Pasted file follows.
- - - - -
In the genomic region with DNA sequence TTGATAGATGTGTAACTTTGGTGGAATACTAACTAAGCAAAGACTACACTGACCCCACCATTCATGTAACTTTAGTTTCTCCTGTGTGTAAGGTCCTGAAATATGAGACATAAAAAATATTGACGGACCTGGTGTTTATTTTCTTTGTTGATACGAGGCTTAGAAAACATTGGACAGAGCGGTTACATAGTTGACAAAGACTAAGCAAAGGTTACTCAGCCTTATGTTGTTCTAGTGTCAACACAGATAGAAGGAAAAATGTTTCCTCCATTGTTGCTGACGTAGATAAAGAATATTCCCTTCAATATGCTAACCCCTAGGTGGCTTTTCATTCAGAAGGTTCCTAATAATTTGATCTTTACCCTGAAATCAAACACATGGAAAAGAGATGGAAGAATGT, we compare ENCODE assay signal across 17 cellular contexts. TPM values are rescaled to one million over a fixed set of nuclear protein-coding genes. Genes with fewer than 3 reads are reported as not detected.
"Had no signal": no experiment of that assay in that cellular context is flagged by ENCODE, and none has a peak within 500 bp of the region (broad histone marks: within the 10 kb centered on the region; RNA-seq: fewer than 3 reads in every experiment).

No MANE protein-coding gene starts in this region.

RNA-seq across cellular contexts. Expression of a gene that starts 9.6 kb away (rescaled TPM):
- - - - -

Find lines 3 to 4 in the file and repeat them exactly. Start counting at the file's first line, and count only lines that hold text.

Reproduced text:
No MANE protein-coding gene starts in this region.

RNA-seq across cellular contexts. Expression of a gene that starts 9.6 kb away (rescaled TPM):